Advanced Medicine with Dr. Rashid A. Buttar

Posted on Sep 23, 2019 in Chronic Disease, Heavy Metals, Vaccines

Advanced Medicine Monday

If you missed Advanced Medicine with Dr. Rashid A. Buttar and Robert Scott Bell, be sure to go to www.MedicalRewind.com to listen to the 3.11.2019 show replay.

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Get ready to learn things not traditionally taught to medical doctors!

Some of the things you will hear Dr. Buttar and Robert talk about in this show are:

World must prepare for inevitable next flu pandemic, WHO says  – The world will inevitably face another pandemic of flu and needs to prepare for the potential devastation that could cause, and not underestimate the risks, the World Health Organization (WHO) said on Monday. Outlining a global plan to fight the viral disease and get ahead of a potential global outbreak, the WHO said the next influenza pandemic “is a matter of when, not if”. “The threat of pandemic influenza is ever-present,” Tedros Adhanom Ghebreyesus, the WHO’s director-general, said in a statement. “We must be vigilant and prepared – the cost of a major influenza outbreak will far outweigh the price of prevention.” The world’s last flu pandemic was caused by the H1N1 virus, which spread around the world in 2009 and 2010. Studies of that pandemic found that at least one in five people worldwide were infected in the first year, and the death rate was 0.02 percent. Global health experts and the WHO warn there is a risk that a more deadly flu virus will one day jump from animals to people, mutate and infect many hundreds of thousands of people.

Is prediabetes really a medical condition that needs attention? – Charles Piller, a contributing correspondent for Science, has published a news article in the journal questioning the medical soundness of referring to prediabetes as a condition that needs treatment. In his article, he points out that there is little to no scientific evidence linking prediabetes to diabetes. He also notes that prediabetes has not been found to cause health problems in people who have been so diagnosed. Piller outlines the history of the coinage of the term, relating that it came about as representatives from the American Diabetes Association (ADA) and other diabetes-related institutions met to discuss the possible implications of patients with above-normal levels of glucose in their blood. The fear was that prediabetes would lead to full-blown diabetes and thus there existed an opportunity to prevent the disease if prediabetes could be treated.The largest ever study has shown the measles, mumps and rubella vaccine is linked to lower rates of autism – The measles, mumps and rubella (MMR) vaccine isn’t associated with an increased risk of autism even among kids who are at high risk because they have a sibling with the disorder, a Danish study suggests. Concerns about a potential link between the MMR vaccine and autism have persisted for two decades, since a controversial and ultimately retracted 1998 paper claimed there was a direct connection. Even though subsequent studies haven’t tied inoculation to autism, fear about the risk has weighed on parents so much in several communities across Europe and the U.S. that vaccination rates have been too low to prevent a spate of measles outbreaks. In the current study, researchers examined data on 657,461 children. During this time, 6,517 kids were diagnosed with autism. Kids who got the MMR vaccine were seven per cent less likely to develop autism than children who didn’t get vaccinated, researchers report in the Annals of Internal Medicine.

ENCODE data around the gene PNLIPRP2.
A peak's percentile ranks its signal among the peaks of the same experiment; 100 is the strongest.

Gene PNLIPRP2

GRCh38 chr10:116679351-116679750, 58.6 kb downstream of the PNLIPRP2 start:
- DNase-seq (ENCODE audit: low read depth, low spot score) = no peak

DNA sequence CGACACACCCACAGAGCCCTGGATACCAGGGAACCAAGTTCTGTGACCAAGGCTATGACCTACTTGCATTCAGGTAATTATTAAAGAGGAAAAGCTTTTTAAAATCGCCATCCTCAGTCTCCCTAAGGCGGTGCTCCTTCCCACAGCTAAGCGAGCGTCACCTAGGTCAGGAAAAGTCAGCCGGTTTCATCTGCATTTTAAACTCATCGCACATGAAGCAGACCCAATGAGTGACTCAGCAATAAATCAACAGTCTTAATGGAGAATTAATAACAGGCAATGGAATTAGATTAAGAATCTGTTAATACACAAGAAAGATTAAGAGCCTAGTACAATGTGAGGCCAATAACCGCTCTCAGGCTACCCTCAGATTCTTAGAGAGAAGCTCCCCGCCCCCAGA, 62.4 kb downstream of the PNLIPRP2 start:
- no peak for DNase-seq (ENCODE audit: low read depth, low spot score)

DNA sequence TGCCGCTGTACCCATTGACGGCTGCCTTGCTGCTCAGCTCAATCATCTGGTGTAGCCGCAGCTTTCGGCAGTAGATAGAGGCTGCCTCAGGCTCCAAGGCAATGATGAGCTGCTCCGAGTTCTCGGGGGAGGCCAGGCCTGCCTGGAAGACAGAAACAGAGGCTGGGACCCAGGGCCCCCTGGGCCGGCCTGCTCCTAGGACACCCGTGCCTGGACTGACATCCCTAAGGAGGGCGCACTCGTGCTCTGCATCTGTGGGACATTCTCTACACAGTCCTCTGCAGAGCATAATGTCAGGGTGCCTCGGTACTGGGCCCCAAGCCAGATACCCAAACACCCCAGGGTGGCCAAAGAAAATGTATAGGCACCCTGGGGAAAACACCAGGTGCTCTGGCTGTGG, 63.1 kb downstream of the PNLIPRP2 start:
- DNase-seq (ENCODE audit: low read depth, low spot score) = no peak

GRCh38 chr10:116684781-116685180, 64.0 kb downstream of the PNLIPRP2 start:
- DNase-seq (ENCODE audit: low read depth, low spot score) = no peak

Younger adults with inflammatory disease at greater risk of anxiety and depression – new study – The often painful and stigmatising nature of chronic inflammatory disorders, such as psoriasis and rheumatoid arthritis, can take a toll on people’s quality of life, ultimately leading to anxiety and depression. But could depression be a consequence of inflammatory disease rather than just a reaction to it? A growing number of studies show that the persistent inflammation that is common to chronic inflammatory disorders may alter the brain’s structure and function. Earlier research also found an increased risk of depressive symptoms for certain inflammatory disorders, such as psoriasis. What has been lacking, until now, are studies that look at depression and anxiety across different inflammatory disorders. Earlier studies have also mainly focused on older adults.

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